so after the 30 somethingeth hour of cold rain, and after breakfast and staff-brat day camp for rapha and a harry belafonte dance party for maya and me, and after lunch and a good nap for the three of us while josh was off doing various rabbinical things like playing basketball, the four of us climbed into the car and headed for cherry's. we ordered two pieces of chocolate cake to go. one piece of chocolate fudge cake and one piece of chocolate cake with vanilla frosting. (i do a lot of things for good measure.)

i'm not going to talk about the chocolate cake with vanilla frosting. it's not worth it. maya is the only one who ate it, anyway. even rapha turned away after eating the sprinkles off the top. 

josh took a few bites and said he thought the chocolate fudge cake was delicious and challenged me to say anything different. but i am going to say something different. it was not actually delicious. it was wonderful the way even bad chinese food is wonderful because sometimes your heart and soul just need something rich and sweet and indulgent. but delicious is a stretch. the cake itself wasn't dry, so i'll give it that, but i think that has little to do with the actual crumb and more to do with the generosity of the fudge. on its own the cake would be nearing the camp dining hall brownie situation, but the fudge elevates it to entenmann's worthy goodness. this is a compliment. my mom and i used to eat those little boxes of cake together. inch by inch i'd scrape the frosting with a (preferably small) spoon while she ate the cake i'd revealed below. this does not embarrass me. it was a perfect system. that the cherry's fudge from the fudge cake reminded me of an entenmann's cake is no small thing. i went for it, separating out the cake part from the frosting part. it's okay to know what you like.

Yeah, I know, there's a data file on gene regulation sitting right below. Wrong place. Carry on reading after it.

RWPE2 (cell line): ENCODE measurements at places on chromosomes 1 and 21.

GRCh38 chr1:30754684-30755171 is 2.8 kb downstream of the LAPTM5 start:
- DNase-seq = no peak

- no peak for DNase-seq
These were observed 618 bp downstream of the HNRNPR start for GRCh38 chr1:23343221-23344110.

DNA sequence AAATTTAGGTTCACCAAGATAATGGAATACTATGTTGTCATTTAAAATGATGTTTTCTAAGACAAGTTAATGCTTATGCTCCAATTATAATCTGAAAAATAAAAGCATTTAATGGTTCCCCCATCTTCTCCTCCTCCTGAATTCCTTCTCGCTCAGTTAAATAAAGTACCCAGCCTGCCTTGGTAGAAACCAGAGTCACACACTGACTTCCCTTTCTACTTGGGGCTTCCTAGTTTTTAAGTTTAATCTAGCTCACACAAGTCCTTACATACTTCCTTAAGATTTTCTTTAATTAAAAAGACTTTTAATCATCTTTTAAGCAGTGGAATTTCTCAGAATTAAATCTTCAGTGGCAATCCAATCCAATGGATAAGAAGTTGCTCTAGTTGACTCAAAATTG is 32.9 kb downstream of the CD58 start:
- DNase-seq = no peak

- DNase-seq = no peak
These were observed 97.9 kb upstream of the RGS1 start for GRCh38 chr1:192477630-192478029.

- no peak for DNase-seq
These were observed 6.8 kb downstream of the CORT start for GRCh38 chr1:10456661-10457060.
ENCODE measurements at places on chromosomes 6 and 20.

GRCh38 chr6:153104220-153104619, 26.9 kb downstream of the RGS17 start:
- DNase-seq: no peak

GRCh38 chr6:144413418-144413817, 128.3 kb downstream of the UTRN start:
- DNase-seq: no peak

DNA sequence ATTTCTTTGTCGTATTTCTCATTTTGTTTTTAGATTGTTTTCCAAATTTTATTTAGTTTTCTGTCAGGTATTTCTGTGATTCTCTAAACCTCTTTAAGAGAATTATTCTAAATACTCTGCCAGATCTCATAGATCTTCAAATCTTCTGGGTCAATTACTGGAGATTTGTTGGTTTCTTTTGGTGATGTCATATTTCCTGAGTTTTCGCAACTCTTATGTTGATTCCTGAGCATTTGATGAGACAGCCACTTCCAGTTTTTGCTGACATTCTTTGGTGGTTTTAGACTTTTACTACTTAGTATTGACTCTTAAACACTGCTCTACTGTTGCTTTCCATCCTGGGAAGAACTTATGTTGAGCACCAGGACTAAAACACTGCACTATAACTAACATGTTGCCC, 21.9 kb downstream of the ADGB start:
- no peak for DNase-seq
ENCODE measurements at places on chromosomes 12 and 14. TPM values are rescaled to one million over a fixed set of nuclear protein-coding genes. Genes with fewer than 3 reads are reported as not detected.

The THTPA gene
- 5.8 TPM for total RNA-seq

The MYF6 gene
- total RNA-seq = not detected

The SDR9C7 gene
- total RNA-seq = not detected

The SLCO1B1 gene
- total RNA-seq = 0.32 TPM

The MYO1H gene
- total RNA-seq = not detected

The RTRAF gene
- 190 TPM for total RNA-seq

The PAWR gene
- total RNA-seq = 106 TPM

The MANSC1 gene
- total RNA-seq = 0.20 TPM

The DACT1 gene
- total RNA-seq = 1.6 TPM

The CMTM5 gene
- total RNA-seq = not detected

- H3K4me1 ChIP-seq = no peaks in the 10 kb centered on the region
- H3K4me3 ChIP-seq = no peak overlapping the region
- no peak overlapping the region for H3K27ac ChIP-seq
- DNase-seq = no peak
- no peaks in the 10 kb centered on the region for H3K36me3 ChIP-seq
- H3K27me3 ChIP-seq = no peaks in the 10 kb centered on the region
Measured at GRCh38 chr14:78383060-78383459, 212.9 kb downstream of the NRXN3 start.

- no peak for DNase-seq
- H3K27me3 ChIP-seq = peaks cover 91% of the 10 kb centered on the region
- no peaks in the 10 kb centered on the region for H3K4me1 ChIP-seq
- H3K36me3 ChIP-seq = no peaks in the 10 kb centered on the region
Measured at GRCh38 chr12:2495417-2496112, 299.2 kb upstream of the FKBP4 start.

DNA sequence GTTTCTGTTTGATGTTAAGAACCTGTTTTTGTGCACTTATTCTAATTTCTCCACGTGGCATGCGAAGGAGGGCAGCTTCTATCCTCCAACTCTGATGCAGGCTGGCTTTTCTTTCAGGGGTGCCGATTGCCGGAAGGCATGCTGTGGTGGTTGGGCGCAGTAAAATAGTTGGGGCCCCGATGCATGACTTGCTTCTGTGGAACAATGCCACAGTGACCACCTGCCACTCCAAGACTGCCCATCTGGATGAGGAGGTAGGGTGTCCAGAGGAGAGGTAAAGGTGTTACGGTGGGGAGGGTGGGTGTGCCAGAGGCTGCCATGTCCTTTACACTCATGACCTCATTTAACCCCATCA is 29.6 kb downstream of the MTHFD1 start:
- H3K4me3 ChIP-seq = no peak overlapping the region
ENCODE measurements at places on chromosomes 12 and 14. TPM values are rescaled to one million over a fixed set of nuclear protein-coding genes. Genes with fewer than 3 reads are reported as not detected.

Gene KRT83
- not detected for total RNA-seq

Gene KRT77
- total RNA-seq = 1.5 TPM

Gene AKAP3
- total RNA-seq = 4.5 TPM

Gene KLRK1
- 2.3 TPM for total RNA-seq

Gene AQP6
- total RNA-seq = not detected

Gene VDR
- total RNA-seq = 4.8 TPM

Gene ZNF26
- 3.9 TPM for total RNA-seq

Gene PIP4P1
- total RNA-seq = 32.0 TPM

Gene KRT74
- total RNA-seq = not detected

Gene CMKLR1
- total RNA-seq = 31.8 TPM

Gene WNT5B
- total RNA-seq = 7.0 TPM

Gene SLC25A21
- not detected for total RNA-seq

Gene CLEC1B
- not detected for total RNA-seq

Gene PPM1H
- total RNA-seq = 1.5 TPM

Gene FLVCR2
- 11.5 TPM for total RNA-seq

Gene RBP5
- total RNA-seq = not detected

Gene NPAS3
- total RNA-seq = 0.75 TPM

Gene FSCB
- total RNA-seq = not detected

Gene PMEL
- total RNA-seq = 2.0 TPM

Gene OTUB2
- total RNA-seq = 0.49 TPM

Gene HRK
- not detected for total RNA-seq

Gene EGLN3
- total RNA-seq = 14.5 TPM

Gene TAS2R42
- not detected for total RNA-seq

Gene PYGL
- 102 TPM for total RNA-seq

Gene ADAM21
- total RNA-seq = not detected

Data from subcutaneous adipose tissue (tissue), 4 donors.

the point is, if a chocolate fudge cake is truly delicious, it doesn't look like this when i'm through with it. like i said, the rabbi josh works for is a very wise man. 
maybe i'll head back to the grocery store today and buy an entenmann's cake. i know i can count on maya to eat the cake part. 

Monday, June 22, 2015

the problem with buttermilk

here’s the problem with buttermilk: there’s too much of it.

i don’t mean existentially, in the world. i just mean in the carton. or bottle. they're too big. who needs a whole big container of buttermilk? i don’t. and i love buttermilk. but i’ve never seen a small container of it. ever.  and i spend a lot of time in grocery stores.

there are only so many things you can do with buttermilk before it goes bad, and you’ve got to be committed.

here are the things i made with one carton of buttermilk:
ice cream
cornbread cake
cornbread muffins
we went strawberry picking with friends and i imagined us in lovely hats in a giant field of plump fruit falling off the plant into our stained hands and then tumbling merrily into a giant bucket. 
i pictured my children with strawberry juice dripping from their mouths as they skipped along the endless rows. not so much. there weren’t so many ripe strawberries, it turned out, i forgot my lovely hat and both my children immediately removed theirs, my three year old ate all the best looking strawberries and the ones that were left weren’t exactly sweet, so the only thing to do with them was to roast them. and add sugar. and cream. and buttermilk. and turn them into ice cream.